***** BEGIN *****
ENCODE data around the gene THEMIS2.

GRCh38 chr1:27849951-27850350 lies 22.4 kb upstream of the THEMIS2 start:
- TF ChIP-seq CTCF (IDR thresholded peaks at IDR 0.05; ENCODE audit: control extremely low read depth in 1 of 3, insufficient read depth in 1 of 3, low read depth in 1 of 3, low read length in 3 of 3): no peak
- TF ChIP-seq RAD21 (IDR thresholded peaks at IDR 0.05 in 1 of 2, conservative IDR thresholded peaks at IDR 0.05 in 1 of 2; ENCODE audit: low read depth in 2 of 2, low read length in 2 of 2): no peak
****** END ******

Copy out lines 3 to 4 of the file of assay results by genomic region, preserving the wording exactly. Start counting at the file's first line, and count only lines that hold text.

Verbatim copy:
- TF ChIP-seq CTCF (IDR thresholded peaks at IDR 0.05; ENCODE audit: control extremely low read depth in 1 of 3, insufficient read depth in 1 of 3, low read depth in 1 of 3, low read length in 3 of 3): no peak
- TF ChIP-seq RAD21 (IDR thresholded peaks at IDR 0.05 in 1 of 2, conservative IDR thresholded peaks at IDR 0.05 in 1 of 2; ENCODE audit: low read depth in 2 of 2, low read length in 2 of 2): no peak